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computron: /kom'pyoo-tron`/ n. 1. A notional unit of computing
   power combining instruction speed and storage capacity, dimensioned
   roughly in instructions-per-second times megabytes-of-main-store
   times megabytes-of-mass-storage.  "That machine can't run GNU
   EMACS, it doesn't have enough computrons!"  This usage is usually
   found in metaphors that treat computing power as a fungible
   commodity good, like a crop yield or diesel horsepower.  See
   bitty box, Get a real computer!, toy, crank.
   2. A mythical subatomic particle that bears the unit quantity of
   computation or information, in much the same way that an electron
   bears one unit of electric charge (see also bogon).  An
   elaborate pseudo-scientific theory of computrons has been developed
   based on the physical fact that the molecules in a solid object
   move more rapidly as it is heated.  It is argued that an object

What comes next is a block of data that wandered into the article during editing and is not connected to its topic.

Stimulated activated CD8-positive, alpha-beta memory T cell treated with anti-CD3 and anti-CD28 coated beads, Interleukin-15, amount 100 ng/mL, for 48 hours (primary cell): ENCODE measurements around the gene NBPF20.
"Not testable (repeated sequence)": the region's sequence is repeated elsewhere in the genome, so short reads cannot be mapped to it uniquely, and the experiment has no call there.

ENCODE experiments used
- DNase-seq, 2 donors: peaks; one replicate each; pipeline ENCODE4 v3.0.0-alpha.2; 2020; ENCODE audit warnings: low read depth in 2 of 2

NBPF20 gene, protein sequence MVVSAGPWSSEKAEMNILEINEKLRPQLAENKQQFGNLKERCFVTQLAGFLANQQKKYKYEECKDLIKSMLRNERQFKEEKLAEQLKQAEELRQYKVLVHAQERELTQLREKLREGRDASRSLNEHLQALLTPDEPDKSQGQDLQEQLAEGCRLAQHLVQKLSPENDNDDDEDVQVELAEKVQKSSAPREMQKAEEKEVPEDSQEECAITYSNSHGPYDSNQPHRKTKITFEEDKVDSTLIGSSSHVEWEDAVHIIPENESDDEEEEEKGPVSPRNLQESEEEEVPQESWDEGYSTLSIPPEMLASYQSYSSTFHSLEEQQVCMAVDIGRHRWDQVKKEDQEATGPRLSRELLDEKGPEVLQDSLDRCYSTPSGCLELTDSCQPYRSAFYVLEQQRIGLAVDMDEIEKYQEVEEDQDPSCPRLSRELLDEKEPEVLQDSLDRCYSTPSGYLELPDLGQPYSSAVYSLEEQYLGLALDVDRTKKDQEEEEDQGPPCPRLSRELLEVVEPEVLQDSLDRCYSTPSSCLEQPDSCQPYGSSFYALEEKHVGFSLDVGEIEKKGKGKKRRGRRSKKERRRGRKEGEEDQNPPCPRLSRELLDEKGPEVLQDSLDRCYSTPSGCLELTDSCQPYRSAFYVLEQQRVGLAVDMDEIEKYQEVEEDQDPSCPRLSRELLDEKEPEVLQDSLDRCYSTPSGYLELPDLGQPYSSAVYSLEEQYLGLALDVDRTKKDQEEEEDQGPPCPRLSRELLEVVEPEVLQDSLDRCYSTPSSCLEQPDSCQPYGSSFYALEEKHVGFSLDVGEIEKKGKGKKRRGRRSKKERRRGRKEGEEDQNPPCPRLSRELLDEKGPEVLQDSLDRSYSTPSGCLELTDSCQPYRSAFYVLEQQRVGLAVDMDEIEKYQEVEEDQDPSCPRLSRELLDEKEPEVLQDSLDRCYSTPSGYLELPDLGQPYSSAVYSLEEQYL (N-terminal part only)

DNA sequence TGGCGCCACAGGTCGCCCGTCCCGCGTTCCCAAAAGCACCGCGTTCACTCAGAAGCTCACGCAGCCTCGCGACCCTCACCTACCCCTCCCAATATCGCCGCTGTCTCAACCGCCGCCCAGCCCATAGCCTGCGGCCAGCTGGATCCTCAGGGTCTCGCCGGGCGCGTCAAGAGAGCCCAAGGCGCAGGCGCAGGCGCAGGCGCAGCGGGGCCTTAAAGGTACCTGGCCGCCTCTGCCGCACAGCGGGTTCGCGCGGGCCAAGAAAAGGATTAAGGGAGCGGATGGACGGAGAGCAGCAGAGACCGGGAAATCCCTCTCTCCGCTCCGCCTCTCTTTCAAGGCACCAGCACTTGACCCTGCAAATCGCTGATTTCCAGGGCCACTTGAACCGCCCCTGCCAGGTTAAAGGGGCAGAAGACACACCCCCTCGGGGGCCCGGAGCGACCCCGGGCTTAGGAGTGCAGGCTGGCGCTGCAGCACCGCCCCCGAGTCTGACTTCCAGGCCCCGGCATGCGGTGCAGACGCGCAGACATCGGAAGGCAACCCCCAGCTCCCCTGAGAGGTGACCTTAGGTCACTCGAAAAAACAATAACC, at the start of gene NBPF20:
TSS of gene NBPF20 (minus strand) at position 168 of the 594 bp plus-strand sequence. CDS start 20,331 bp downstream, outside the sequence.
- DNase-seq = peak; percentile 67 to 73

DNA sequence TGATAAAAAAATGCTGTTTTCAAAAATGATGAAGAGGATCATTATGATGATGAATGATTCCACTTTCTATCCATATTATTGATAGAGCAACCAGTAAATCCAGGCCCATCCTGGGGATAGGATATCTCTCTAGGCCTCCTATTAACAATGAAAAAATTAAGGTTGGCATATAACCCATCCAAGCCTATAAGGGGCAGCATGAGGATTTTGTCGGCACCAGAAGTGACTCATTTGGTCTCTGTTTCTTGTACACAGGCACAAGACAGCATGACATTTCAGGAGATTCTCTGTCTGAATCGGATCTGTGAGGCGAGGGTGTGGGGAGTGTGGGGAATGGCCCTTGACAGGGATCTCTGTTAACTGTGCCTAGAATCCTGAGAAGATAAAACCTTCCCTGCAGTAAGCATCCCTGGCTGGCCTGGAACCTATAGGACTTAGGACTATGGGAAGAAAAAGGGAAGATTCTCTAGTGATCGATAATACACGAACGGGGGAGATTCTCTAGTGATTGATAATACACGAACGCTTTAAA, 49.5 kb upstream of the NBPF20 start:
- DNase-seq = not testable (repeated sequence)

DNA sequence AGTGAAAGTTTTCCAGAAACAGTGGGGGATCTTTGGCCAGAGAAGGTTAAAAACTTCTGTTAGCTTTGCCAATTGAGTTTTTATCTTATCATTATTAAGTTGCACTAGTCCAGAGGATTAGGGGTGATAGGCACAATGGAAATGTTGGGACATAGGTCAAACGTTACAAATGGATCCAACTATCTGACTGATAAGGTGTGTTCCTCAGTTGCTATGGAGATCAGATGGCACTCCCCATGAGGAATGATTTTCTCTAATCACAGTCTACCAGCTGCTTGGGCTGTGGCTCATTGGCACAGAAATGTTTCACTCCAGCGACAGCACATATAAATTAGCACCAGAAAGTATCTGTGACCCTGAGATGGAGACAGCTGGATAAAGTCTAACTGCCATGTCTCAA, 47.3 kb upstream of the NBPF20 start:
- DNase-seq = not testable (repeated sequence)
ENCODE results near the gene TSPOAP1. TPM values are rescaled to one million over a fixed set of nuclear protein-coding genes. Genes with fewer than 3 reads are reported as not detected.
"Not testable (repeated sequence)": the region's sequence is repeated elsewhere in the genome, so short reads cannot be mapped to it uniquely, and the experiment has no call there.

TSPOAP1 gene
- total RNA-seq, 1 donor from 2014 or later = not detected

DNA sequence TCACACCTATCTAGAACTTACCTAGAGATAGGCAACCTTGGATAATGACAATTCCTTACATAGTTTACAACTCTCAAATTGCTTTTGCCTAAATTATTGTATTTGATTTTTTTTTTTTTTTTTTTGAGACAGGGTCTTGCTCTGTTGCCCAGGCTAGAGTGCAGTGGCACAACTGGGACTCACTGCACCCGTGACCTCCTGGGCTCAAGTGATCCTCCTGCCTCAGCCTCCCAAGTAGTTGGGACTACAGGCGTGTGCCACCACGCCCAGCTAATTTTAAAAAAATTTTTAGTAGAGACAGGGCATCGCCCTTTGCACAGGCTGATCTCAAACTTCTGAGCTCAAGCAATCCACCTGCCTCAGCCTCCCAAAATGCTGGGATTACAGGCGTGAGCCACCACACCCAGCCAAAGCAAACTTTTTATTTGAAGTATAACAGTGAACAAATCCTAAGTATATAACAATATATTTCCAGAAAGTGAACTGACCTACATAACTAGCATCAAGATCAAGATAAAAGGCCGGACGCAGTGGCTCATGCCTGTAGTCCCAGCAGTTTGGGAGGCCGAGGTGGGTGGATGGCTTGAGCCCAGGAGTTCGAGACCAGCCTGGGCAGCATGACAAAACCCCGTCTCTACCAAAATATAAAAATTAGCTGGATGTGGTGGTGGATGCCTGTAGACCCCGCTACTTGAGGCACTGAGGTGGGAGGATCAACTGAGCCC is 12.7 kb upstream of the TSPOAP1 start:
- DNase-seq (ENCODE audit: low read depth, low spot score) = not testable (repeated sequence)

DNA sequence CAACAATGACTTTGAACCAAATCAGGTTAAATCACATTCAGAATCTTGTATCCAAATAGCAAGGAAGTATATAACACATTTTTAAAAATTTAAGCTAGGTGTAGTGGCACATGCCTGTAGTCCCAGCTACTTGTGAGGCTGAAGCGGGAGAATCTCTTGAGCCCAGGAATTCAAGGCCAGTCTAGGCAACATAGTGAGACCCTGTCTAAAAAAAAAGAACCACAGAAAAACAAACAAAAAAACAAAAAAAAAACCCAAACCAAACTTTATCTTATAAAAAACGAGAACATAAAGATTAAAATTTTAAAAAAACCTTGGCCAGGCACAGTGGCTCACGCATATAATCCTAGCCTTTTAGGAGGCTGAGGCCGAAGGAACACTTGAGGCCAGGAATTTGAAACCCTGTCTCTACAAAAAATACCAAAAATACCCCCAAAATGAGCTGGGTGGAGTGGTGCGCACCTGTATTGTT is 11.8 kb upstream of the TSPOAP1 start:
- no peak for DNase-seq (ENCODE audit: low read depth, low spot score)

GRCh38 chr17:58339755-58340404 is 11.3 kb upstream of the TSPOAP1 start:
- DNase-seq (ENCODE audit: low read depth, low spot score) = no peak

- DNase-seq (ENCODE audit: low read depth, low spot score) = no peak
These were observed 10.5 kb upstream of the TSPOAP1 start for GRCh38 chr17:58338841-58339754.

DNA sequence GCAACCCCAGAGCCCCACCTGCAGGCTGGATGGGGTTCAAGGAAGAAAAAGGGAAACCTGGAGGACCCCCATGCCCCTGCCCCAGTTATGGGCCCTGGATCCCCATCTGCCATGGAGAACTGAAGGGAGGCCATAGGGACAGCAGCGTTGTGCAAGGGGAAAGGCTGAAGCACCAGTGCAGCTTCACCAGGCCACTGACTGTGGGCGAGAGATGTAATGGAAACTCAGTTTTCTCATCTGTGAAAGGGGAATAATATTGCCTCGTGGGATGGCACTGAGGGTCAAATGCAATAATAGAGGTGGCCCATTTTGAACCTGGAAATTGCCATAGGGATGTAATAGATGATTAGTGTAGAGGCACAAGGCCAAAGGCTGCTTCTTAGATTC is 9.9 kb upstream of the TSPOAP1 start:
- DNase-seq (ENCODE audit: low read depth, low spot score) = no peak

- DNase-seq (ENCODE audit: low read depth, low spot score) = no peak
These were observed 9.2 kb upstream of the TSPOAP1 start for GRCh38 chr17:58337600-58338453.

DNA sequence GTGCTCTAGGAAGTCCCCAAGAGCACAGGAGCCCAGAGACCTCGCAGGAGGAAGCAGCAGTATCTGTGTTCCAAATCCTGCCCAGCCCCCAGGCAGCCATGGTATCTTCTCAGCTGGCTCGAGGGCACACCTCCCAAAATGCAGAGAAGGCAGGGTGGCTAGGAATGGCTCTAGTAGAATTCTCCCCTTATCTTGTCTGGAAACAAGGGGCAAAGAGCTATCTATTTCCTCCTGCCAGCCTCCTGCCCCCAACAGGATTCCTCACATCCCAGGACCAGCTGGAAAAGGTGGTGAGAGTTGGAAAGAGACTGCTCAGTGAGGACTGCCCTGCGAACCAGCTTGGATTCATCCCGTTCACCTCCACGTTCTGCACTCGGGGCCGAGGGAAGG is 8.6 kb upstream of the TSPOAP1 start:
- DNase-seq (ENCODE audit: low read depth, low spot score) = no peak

melts because the molecules have lost their information about where
   they are supposed to be (that is, they have emitted computrons).
   This explains why computers get so hot and require air
   conditioning; they use up computrons.  Conversely, it should be
   possible to cool down an object by placing it in the path of a
   computron beam.  It is believed that this may also explain why
   machines that work at the factory fail in the computer room: the
   computrons there have been all used up by the other hardware.
   (This theory probably owes something to the "Warlock" stories
   by Larry Niven, the best known being "What Good is a Glass
   Dagger?", in which magic is fueled by an exhaustible natural
   resource called `mana'.)